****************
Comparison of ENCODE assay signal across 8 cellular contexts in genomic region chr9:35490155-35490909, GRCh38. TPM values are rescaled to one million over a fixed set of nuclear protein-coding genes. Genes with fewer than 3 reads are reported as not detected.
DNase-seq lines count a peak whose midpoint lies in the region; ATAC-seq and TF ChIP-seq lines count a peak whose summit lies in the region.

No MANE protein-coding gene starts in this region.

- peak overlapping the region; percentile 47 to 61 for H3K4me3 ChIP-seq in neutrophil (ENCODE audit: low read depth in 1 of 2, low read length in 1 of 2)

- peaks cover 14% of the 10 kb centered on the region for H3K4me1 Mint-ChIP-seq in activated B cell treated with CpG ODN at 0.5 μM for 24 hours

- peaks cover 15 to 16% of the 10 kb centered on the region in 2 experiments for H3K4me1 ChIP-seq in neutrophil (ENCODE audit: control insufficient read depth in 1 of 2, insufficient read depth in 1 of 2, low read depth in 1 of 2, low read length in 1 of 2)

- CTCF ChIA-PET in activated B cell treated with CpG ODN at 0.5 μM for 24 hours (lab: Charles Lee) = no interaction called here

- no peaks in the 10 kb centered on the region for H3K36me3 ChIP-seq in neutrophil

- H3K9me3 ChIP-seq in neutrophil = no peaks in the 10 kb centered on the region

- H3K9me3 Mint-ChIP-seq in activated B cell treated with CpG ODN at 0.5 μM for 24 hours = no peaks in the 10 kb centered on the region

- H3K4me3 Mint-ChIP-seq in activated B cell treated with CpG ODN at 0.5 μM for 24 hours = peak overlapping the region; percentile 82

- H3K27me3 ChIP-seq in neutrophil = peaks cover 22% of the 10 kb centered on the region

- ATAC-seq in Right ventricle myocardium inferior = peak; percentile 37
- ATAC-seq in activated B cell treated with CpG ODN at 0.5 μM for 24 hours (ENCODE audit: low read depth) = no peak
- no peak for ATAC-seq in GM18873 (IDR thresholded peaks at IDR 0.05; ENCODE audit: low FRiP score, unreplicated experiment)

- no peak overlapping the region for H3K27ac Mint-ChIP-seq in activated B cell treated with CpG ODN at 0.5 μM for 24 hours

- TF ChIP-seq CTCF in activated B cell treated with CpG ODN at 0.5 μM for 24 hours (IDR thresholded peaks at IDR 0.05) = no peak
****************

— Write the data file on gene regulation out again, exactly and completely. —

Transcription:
Comparison of ENCODE assay signal across 8 cellular contexts in genomic region chr9:35490155-35490909, GRCh38. TPM values are rescaled to one million over a fixed set of nuclear protein-coding genes. Genes with fewer than 3 reads are reported as not detected.
DNase-seq lines count a peak whose midpoint lies in the region; ATAC-seq and TF ChIP-seq lines count a peak whose summit lies in the region.

No MANE protein-coding gene starts in this region.

- peak overlapping the region; percentile 47 to 61 for H3K4me3 ChIP-seq in neutrophil (ENCODE audit: low read depth in 1 of 2, low read length in 1 of 2)

- peaks cover 14% of the 10 kb centered on the region for H3K4me1 Mint-ChIP-seq in activated B cell treated with CpG ODN at 0.5 μM for 24 hours

- peaks cover 15 to 16% of the 10 kb centered on the region in 2 experiments for H3K4me1 ChIP-seq in neutrophil (ENCODE audit: control insufficient read depth in 1 of 2, insufficient read depth in 1 of 2, low read depth in 1 of 2, low read length in 1 of 2)

- CTCF ChIA-PET in activated B cell treated with CpG ODN at 0.5 μM for 24 hours (lab: Charles Lee) = no interaction called here

- no peaks in the 10 kb centered on the region for H3K36me3 ChIP-seq in neutrophil

- H3K9me3 ChIP-seq in neutrophil = no peaks in the 10 kb centered on the region

- H3K9me3 Mint-ChIP-seq in activated B cell treated with CpG ODN at 0.5 μM for 24 hours = no peaks in the 10 kb centered on the region

- H3K4me3 Mint-ChIP-seq in activated B cell treated with CpG ODN at 0.5 μM for 24 hours = peak overlapping the region; percentile 82

- H3K27me3 ChIP-seq in neutrophil = peaks cover 22% of the 10 kb centered on the region

- ATAC-seq in Right ventricle myocardium inferior = peak; percentile 37
- ATAC-seq in activated B cell treated with CpG ODN at 0.5 μM for 24 hours (ENCODE audit: low read depth) = no peak
- no peak for ATAC-seq in GM18873 (IDR thresholded peaks at IDR 0.05; ENCODE audit: low FRiP score, unreplicated experiment)

- no peak overlapping the region for H3K27ac Mint-ChIP-seq in activated B cell treated with CpG ODN at 0.5 μM for 24 hours

- TF ChIP-seq CTCF in activated B cell treated with CpG ODN at 0.5 μM for 24 hours (IDR thresholded peaks at IDR 0.05) = no peak